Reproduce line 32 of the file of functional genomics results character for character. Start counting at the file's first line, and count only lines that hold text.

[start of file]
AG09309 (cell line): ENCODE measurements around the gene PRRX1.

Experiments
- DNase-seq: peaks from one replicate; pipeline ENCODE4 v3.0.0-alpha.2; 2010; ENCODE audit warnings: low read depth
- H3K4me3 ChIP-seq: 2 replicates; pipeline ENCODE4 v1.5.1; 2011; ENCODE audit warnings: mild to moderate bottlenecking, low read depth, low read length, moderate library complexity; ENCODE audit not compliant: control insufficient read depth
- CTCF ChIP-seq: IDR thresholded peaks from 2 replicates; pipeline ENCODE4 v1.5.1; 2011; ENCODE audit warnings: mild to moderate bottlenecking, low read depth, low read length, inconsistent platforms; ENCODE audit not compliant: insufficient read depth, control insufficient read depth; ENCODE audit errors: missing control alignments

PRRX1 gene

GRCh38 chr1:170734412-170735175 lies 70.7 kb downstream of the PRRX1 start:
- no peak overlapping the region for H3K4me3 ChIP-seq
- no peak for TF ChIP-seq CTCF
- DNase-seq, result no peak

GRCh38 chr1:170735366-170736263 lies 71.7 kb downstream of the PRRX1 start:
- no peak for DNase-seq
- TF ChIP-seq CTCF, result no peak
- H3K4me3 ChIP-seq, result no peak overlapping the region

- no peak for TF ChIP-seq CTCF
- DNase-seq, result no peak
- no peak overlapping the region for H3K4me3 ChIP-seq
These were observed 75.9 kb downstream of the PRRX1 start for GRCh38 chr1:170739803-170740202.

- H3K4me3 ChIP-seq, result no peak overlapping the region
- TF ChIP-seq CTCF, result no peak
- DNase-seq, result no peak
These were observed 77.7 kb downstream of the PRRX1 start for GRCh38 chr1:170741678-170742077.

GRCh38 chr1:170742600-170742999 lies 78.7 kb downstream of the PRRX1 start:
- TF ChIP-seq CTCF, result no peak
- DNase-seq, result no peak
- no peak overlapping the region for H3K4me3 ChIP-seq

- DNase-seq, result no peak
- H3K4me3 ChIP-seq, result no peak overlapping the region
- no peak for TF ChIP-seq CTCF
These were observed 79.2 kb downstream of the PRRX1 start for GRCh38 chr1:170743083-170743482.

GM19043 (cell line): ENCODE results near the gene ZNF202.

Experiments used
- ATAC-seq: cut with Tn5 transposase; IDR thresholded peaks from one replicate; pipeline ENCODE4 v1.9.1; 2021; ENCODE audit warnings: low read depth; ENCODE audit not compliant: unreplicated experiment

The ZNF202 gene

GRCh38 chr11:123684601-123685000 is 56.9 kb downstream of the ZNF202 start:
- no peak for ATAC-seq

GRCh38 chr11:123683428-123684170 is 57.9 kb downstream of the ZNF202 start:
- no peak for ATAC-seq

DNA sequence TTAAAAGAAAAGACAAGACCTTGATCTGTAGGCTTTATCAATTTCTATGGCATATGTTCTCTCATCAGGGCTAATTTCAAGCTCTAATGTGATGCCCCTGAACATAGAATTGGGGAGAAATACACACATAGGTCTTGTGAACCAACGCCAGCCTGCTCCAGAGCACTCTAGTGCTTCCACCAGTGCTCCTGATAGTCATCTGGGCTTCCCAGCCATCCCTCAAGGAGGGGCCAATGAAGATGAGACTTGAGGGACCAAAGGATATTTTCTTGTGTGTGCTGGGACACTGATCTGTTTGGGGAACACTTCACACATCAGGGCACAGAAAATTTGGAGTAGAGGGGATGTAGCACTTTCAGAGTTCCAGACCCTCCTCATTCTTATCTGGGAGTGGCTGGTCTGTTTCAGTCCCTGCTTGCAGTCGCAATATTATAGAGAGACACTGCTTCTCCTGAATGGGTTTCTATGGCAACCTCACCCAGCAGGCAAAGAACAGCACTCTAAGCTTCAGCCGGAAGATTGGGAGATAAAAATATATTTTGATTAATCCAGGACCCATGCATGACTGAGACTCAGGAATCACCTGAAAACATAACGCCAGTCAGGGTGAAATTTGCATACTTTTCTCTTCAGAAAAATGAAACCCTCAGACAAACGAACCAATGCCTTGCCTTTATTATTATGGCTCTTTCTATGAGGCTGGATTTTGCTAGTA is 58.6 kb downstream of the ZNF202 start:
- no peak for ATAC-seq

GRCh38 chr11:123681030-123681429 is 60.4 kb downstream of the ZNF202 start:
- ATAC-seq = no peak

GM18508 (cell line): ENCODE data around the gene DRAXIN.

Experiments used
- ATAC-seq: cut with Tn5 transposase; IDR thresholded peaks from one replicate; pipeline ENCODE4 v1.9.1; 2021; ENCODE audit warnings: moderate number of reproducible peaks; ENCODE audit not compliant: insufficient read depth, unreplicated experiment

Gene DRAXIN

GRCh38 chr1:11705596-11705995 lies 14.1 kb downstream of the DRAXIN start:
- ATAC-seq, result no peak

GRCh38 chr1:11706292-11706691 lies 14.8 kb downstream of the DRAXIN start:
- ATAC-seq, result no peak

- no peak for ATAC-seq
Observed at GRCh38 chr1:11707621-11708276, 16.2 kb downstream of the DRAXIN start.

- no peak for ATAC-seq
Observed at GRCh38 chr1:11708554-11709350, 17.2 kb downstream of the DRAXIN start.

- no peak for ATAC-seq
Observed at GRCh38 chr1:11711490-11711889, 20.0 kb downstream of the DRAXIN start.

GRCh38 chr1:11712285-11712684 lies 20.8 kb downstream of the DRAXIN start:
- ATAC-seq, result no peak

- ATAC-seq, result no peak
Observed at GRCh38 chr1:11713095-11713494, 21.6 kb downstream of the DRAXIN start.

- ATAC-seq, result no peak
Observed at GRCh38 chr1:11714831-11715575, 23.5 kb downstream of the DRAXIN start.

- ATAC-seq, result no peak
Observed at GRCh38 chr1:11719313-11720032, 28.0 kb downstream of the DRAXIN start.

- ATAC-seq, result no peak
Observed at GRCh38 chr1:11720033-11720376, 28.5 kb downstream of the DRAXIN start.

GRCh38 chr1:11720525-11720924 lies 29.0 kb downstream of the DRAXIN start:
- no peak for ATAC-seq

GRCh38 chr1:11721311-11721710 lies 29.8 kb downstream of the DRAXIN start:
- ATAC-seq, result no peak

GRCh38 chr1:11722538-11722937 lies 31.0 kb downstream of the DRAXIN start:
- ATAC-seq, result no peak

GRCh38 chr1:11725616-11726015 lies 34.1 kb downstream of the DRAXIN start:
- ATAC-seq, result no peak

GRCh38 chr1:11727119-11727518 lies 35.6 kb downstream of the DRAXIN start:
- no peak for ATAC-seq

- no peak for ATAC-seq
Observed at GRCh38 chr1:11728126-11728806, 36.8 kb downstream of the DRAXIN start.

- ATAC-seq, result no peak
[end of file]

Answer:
Experiments used